Meanwhile, inside Paris Gen. Gallieni was labouring with feverish energy to make good the deficiencies of defence caused by the apathy and neglect of successive French Governments. Even in the critical situation of the last days of Aug. the Government of the day was more alive to the danger of alarming the populace than to the necessity of defence, and refused to sanction some of the measures which Gen. Gallieni regarded as indispensable. The actual garrison consisted of four and a half divisions of the Territorial Army (i.e. men of the older classes), some cavalry and field artillery, as well as 5,000 Fusiliers Marins sent to reinforce the police of the capital; but on Sept. 1 the newly formed French VI. Army, some 60,000 strong under the command of Gen. Maunoury, was formally placed under the orders of the military governor. In addition to the VI. Army the cavalry corps of Gen. Sordet had been sent back to Paris, and two other reserve divs., the 6ist and 62nd, were at Pontoise; but these had been very roughly handled at St. Pol and Arras and had lost most of whatever fighting efficiency they had originally possessed. A far more valuable reinforcement was the 4Sth Div. from N. Africa, which had just detrained in Paris and was impounded by the military governor.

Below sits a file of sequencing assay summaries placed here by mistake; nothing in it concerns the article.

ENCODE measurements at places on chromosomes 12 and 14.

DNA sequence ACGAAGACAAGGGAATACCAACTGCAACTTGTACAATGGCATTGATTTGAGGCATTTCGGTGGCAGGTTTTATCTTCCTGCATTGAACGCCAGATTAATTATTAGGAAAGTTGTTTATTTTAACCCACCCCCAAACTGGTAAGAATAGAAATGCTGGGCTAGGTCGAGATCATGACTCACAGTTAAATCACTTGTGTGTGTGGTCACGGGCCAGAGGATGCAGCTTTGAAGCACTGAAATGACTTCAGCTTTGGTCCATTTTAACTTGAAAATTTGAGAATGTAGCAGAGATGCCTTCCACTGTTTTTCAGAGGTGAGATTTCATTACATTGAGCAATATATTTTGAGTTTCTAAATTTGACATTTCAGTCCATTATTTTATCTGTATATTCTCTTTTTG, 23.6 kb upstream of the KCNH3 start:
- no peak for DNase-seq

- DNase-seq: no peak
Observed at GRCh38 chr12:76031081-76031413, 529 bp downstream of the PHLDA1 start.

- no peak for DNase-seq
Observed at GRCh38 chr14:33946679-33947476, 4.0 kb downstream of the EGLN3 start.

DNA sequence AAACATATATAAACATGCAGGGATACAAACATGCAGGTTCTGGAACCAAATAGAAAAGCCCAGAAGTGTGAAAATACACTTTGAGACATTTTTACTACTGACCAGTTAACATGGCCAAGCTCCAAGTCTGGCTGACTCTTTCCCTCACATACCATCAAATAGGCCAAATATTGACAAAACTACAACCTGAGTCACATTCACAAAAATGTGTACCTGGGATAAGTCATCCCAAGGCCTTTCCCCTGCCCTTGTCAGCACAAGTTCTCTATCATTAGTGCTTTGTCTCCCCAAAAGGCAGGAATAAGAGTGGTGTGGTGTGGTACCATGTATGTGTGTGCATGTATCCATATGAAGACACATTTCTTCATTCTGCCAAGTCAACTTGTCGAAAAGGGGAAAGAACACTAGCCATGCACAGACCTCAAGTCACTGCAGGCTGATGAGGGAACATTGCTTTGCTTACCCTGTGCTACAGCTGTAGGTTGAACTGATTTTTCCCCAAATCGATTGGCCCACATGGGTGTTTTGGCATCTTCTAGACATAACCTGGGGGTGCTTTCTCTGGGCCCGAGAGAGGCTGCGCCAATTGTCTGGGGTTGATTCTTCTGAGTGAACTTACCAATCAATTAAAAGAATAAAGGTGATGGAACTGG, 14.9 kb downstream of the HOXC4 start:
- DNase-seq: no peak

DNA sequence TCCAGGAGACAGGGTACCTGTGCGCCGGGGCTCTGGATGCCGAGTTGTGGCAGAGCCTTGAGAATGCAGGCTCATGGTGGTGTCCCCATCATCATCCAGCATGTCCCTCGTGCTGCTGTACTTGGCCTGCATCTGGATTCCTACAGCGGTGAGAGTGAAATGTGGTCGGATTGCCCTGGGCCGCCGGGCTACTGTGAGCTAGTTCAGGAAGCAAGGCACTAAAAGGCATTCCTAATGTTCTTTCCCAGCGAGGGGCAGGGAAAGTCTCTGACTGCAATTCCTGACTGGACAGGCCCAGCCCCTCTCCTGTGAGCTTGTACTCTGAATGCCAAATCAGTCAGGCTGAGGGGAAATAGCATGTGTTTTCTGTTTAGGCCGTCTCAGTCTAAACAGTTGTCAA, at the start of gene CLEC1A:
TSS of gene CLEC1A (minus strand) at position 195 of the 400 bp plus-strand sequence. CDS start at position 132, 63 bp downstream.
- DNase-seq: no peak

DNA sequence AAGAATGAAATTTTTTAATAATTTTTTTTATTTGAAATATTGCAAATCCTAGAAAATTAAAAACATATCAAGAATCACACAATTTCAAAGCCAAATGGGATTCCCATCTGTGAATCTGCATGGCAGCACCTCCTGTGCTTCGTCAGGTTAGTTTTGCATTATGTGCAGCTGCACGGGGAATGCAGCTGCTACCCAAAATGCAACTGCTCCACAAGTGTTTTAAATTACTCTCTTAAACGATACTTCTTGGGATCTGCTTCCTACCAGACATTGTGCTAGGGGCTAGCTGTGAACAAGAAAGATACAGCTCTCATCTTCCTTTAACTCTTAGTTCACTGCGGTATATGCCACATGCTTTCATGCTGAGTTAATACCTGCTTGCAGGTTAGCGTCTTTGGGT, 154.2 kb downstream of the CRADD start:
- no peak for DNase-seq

At six o'clock on the evening of Sept. i Gen. Gallieni issued his first operation orders. In that document he laid down definitely that Paris was to form the point d'appui of the left of the French armies which were retreating towards the south. Gen. Maunoury, in his retirement on Paris, reinforced by the 92nd Territorial Div. and other units, was to cover the entrenched camp from the N. and E., and the cavalry corps of Gen. Sordet was placed at his disposal as a protection to his left. The 45th Div. was to be the general reserve under Gen. Gallieni's own hand, while the actual garrison of Paris itself was to consist of some four territorial divisions. The IV. Corps (from the IV. Army) had been promised by Gen. Joffre, but was not expected to arrive from Verdun until Sept. 4. In touch with the Army of Paris were the British, for the moment on the line Nanteuil-le-Haudouin-Betz, but retreating part passu with the French armies on its right.